The Committees of Advertising Practice (“CAP”) have today published a regulatory statement announcing forthcoming revised guidance containing new standards that are designed to protect children and young people from exposure to gambling advertisements and, as CAP puts it, “from irresponsible gambling ads”.
Each of CAP’s regulatory statement and its revised advertising guidance (that will come into effect on 1 April 2019) can be downloaded below. They come hot on the heels of last week’s announcement by the Gambling Commission of changes to the age and identity verification requirements set out within its Licence Conditions and Codes of Practice, designed to further guard against the risk of children gambling.
The revised CAP guidance is based on (a) a review of the existing evidence of the impact of gambling advertising on under-18 year olds and (b) a consolidation of recent Advertising Standards Authority (“ASA”) rulings. The most recent example of the latter has been last week’s ASA ruling against Tombola (International) PLC (t/a Tombola Arcade) on which we have previously commented here.
CAP states that its revised guidance:
- builds on existing guidance resources on targeting covering all media (including social networks and other online platforms),
- requires that gambling ads are not placed in media for under-18s and that under-18s comprise no more than 25% of an audience in other media,
- prohibits targeting of groups of individuals who are likely to be under 18 based on data about their online interests and browsing behaviour,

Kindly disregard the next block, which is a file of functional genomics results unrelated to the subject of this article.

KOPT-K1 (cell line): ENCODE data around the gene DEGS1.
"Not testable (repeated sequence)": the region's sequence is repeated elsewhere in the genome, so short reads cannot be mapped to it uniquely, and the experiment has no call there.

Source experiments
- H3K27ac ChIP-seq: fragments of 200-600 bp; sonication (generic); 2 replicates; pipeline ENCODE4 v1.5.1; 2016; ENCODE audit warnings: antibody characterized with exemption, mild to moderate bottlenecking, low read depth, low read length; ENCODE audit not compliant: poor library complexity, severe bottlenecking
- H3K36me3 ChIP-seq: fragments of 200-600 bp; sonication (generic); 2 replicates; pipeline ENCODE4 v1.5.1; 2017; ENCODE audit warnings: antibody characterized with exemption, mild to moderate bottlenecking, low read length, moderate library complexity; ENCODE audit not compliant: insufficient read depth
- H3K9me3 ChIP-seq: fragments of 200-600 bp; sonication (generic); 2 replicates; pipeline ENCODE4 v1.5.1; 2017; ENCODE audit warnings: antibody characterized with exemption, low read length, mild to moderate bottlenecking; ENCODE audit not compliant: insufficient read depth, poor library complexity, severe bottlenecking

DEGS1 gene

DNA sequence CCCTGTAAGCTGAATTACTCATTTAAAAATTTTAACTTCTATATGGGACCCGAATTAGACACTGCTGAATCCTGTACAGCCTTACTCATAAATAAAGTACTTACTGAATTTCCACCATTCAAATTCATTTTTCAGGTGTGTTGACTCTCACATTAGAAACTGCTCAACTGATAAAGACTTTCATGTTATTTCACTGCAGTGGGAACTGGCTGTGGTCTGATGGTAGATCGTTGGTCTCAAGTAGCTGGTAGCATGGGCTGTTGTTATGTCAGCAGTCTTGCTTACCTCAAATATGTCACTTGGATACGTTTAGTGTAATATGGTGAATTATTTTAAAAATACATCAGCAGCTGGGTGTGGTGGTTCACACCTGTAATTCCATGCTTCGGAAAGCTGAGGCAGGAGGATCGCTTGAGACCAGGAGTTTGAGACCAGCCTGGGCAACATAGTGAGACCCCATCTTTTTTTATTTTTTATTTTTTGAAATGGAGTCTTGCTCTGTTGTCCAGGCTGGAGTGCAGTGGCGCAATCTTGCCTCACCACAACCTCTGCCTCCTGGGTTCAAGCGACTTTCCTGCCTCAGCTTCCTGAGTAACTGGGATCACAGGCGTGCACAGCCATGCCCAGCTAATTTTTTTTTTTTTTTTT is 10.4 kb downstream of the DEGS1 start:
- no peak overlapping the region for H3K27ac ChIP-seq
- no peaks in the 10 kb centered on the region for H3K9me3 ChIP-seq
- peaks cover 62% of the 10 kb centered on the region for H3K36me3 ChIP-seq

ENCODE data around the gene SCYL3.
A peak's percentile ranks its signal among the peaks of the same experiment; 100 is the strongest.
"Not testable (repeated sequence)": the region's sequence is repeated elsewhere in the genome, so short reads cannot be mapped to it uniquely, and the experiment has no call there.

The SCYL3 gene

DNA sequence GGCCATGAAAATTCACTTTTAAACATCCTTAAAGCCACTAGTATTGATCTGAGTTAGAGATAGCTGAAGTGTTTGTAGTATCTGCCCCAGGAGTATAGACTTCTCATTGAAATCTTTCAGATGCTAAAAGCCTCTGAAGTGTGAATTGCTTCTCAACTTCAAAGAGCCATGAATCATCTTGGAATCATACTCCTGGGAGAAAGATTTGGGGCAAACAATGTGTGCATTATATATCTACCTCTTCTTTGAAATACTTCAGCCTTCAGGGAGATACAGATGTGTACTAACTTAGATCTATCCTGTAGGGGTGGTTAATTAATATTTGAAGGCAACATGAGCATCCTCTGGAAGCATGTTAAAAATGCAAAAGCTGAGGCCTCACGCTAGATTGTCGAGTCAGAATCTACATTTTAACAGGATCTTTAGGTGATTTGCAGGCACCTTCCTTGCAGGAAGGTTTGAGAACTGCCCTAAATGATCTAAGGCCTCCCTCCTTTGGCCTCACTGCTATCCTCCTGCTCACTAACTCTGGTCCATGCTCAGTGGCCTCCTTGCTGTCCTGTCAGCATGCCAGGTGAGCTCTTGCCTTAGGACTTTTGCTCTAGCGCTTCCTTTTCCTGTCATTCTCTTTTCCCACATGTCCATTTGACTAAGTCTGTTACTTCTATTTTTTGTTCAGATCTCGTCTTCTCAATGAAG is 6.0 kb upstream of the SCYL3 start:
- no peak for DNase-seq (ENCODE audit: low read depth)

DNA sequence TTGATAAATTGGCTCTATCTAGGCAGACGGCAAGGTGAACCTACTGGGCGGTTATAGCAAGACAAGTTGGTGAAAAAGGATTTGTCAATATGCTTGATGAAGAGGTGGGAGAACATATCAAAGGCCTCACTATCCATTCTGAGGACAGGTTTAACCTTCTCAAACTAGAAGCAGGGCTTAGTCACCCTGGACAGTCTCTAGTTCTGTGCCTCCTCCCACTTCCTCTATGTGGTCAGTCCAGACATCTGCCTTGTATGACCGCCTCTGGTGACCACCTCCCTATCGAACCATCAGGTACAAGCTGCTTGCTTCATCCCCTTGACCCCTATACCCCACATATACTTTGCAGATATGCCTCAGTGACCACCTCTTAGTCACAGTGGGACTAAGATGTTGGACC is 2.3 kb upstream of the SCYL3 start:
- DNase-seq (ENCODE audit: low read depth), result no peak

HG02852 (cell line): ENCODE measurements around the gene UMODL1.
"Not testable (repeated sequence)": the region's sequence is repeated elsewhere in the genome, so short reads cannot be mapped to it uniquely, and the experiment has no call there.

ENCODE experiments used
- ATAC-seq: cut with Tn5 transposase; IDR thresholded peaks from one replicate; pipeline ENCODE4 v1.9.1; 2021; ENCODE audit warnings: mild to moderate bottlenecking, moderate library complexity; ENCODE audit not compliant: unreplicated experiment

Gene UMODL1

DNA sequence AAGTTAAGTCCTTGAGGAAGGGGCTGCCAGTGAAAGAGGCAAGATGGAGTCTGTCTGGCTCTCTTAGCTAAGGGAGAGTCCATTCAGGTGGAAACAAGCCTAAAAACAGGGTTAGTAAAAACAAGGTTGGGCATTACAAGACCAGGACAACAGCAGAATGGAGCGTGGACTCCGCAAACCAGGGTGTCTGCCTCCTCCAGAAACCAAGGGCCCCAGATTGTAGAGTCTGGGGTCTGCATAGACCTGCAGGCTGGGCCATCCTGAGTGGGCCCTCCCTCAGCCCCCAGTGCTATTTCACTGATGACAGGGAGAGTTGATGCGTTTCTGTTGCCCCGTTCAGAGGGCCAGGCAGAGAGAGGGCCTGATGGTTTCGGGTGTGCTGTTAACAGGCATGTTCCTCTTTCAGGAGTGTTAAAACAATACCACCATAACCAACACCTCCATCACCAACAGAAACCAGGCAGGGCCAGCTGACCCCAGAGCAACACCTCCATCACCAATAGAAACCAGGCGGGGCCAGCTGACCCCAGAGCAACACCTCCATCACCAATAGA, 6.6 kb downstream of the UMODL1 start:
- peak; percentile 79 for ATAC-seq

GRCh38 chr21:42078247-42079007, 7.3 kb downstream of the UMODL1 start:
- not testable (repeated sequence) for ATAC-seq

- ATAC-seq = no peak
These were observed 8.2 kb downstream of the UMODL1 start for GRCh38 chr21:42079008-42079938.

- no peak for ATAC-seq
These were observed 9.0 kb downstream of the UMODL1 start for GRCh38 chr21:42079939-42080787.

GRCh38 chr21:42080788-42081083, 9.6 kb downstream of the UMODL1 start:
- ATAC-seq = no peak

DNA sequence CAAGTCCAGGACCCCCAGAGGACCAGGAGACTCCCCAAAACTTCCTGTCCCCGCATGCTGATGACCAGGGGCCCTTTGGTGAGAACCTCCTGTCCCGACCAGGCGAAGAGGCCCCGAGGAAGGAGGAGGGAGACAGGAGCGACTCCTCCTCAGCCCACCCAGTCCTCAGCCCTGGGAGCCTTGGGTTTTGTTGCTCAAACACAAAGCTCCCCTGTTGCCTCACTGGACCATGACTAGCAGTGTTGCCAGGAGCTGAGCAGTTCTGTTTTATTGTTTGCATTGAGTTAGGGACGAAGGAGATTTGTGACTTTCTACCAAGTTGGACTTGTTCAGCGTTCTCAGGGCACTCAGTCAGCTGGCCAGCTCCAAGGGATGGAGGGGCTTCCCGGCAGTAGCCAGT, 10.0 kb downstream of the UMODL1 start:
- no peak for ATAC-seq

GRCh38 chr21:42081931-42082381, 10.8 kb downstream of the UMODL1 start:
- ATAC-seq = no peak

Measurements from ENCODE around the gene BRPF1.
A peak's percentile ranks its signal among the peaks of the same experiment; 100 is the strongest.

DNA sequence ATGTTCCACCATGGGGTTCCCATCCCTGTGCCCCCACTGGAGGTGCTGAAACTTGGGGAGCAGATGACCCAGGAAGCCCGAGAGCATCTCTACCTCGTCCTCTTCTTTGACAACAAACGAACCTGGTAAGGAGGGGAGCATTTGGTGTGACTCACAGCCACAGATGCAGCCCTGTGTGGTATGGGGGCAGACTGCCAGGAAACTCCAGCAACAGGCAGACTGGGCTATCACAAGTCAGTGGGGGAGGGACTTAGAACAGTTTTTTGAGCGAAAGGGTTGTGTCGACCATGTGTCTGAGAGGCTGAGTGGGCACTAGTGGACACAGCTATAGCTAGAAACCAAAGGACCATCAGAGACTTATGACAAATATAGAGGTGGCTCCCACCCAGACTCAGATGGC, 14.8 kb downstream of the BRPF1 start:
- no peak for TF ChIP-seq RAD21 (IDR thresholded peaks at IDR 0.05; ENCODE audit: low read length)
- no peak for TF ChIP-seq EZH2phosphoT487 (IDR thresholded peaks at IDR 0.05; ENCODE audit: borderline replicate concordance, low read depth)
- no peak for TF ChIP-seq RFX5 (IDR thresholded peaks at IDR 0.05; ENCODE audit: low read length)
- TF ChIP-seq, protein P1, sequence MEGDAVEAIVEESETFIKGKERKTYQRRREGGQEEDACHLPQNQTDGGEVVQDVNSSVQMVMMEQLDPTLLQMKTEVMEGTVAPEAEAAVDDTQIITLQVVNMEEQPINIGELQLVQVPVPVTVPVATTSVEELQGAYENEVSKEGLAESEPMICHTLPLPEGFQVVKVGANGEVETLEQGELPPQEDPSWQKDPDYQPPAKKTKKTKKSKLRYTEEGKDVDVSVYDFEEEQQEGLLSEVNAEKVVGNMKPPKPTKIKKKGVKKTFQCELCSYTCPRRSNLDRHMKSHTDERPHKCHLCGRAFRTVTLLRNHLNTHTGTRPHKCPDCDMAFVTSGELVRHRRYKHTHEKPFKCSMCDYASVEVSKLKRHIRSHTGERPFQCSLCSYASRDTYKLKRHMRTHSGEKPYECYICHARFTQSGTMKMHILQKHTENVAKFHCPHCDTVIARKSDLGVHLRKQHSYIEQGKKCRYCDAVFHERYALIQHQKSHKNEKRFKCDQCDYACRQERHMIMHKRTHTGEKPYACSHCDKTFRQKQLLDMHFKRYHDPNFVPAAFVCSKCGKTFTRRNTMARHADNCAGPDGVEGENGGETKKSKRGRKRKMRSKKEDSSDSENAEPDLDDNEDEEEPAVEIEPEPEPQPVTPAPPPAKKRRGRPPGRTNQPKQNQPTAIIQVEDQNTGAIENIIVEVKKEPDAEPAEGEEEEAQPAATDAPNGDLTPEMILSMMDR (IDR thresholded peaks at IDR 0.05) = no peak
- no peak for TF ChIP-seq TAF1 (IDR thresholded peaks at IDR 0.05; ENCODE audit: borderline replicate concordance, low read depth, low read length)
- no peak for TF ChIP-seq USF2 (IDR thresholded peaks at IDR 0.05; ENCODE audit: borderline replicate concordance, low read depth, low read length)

- includes an extensive list of unacceptable types of content, including certain types of animated characters, licensed characters from movies or TV and sportspeople and celebrities that are likely to be of particular appeal to children and references to youth culture, and
- prohibits the use in gambling advertisements of sportspersons, celebrities or other characters who are or appear to be under 25.
Those responsible for gambling advertising will be assisted by the following examples contained within the revised guidance, that are intended to bear out the principles outlined in CAP’s targeting guidance through several gambling-related scenarios:
Social media – Marketers must demonstrate to the ASA that they have used all the tools available to them on a social network platform to prevent under-18s from being targeted. This includes both ad targeting facilities provided directly by the platform and tools that restrict under- 18s’ access to marketers’ own social media content.
Parts of websites for under-18s – The ASA will assess the general audience of websites where a marketing communication appears in line with the guidance in this section above. However, marketers should take particular care to avoid placements on parts of sites dedicated to under- 18s. For example, a football club’s website might have a strongly adult audience in general, but it is inappropriate to place an advertisement in pages dedicated to younger supporters. They are considered children’s media for the purposes of the CAP Code rule on the basis of their intended audience.
Social and online gaming – Gambling-like games or games that feature elements of simulated gambling activity are often popular with children and young people. Such games should not be used to promote real- money gambling products, for instance, by offering a trial version that plays a similar role to an advergame. Where social and online games feature marketing communications for gambling games, they should not be directed at under-18s. In line with the approach outlined in this section, the ASA will assess the marketer’s efforts to understand the audience of the game and the steps taken to exclude underage groups.
Direct marketing lists – If an individual who is known to be under-18 is included in a direct marketing list, any gambling marketing communication sent to that list will breach the CAP Code. Marketers should administer lists appropriately to exclude under-18s.